(I used to think I always had to measure things to do it right, but I've come to find that not everything requires precision. For instance, while the curving seams of this bed jacket do need to be precise, or they won't ease into each other neatly, the sleeve length needs no more precision than to eyeball it. I just put on the original bed jacket, put my hand on my exposed wrist, and said "Oh, my whole hand fits there, so I'll add about a hand's worth!)
Even with the modified length, the yardage requirements are small. My lining fabric (a cream-colored crepe) is 60" wide, and I only need about 1 1/8 yard of it. If I were to make the shorter version of the coat, I could do it in less than a yard of 60" wide fabric. If I used a skinnier fabric, I might need more yardage because I wouldn't be able to lay the wide raglan sleeve next to the back-on-the-fold or the front panels.
Using my notes from earlier, I find assembly pretty simple. For the quilted layer and the lining layer, I do the following:
I use 3/8 inch seam allowances, because that's what the original had, and because I know all the seams will be enclosed in the end, so there's no need to finish them or anything. Sewing the curved seams of the front and back panels is a little tricky, because the quilted layers all want to bunch up. I find that lots of pins, careful tension as I sew, and Pfaff's Integrated Dual Transportation feed (built-in walking foot)* all contribute to a successful result. I get a few folds and have to un-pick and re-sew, but not too much. I don't iron my seams in the quilted fabric, because I don't want to flatten or melt the batting, but I do whip-stitch the CB seam allowances open to make them lie flat before attaching the back panel.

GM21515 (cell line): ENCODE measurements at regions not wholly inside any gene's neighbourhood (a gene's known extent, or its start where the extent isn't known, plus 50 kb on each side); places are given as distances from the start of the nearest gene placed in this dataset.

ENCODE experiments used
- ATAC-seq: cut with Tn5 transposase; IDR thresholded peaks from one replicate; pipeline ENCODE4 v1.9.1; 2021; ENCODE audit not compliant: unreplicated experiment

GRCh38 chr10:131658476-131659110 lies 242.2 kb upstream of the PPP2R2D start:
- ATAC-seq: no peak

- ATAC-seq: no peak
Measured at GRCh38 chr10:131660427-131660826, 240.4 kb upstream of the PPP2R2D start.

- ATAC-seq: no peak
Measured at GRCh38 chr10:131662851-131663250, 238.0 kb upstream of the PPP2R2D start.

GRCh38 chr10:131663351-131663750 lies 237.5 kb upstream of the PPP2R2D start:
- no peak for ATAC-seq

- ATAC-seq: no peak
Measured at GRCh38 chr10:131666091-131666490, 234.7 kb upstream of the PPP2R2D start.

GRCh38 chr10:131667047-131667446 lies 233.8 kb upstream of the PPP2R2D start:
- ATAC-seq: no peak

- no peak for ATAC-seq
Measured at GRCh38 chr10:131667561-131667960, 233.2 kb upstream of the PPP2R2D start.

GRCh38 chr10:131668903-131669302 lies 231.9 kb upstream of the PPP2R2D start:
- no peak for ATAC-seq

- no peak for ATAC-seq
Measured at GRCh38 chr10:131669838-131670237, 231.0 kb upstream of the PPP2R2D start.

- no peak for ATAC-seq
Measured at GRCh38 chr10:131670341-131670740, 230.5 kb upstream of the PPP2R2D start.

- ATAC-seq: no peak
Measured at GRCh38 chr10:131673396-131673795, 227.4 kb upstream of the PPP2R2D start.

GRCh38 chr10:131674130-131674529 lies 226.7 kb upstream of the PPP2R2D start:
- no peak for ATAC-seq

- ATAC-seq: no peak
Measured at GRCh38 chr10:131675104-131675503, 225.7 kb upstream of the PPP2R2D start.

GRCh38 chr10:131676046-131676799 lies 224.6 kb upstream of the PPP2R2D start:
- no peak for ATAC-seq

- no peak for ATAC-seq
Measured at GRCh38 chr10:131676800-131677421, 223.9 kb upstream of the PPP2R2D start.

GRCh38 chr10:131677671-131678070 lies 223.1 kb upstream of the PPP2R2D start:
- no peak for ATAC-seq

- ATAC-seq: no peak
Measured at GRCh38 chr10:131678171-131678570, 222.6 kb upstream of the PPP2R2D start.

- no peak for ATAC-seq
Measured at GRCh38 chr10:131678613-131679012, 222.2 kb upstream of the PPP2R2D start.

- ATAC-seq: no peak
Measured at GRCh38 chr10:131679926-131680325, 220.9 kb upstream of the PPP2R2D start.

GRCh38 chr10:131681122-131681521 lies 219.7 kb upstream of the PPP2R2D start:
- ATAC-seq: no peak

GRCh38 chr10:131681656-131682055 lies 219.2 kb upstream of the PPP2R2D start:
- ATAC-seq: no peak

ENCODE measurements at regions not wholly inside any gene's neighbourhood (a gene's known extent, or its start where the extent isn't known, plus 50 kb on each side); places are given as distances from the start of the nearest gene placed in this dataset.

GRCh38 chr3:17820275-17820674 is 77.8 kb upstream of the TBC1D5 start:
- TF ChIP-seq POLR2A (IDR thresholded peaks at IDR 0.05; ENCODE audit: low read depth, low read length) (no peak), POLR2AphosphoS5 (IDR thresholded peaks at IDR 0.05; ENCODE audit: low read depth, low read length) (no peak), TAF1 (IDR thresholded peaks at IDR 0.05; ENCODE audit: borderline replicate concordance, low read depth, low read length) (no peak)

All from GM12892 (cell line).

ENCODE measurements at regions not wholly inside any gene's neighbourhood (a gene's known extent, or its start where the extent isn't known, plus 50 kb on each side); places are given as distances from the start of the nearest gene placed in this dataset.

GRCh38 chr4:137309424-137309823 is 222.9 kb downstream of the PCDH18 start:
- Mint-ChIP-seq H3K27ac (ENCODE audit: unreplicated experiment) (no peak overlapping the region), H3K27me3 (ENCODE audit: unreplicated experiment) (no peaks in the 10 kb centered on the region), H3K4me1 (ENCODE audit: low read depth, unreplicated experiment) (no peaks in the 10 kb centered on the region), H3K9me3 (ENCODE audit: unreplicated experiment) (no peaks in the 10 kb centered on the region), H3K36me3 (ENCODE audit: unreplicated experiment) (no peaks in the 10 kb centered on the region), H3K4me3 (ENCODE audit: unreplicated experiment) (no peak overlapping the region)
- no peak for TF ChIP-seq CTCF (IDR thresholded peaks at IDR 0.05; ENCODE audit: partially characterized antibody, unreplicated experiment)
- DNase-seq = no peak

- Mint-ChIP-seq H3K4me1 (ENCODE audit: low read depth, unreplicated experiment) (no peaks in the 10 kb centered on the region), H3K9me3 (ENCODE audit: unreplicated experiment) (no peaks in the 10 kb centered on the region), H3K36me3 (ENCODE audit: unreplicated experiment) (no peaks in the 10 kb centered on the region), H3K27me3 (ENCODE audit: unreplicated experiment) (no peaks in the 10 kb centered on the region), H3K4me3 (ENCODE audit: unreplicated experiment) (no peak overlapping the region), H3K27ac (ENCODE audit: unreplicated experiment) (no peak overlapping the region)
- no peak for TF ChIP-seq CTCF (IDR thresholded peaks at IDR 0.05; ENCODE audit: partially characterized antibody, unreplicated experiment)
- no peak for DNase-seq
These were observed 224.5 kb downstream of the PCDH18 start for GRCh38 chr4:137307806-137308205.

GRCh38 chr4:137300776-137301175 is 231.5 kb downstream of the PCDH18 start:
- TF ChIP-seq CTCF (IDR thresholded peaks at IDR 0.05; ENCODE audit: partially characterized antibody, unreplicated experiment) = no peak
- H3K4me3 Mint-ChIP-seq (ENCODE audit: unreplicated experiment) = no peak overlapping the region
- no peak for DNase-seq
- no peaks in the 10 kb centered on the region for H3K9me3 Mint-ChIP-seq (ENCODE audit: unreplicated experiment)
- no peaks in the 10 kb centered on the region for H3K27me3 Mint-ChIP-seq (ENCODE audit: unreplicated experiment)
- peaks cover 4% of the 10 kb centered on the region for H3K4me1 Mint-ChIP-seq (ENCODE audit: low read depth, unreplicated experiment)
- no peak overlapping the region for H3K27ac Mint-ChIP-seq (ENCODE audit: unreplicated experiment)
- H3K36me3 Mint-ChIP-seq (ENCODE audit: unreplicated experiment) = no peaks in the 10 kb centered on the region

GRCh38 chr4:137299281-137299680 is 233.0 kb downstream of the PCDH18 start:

At the last minute before lining the jacket, I round the corners of the front at the bottom, because I feel like a gentle curve matches the rest of the curvy construction lines better than the squared off points of the original.
* I have no affiliation with Pfaff, nor am I being paid to advertise; I just love their IDT feed!
HOW TO BAG-LINE A JACKET
Bag-lining is lining a garment by sewing it inside out, like a bag, with one side of the "bag" being the exterior fabric and one side being the interior fabric. You sew as many seams as you can and still leave room to turn the "bag" right side out. Then you press and top-stitch as necessary to neaten the turned edges.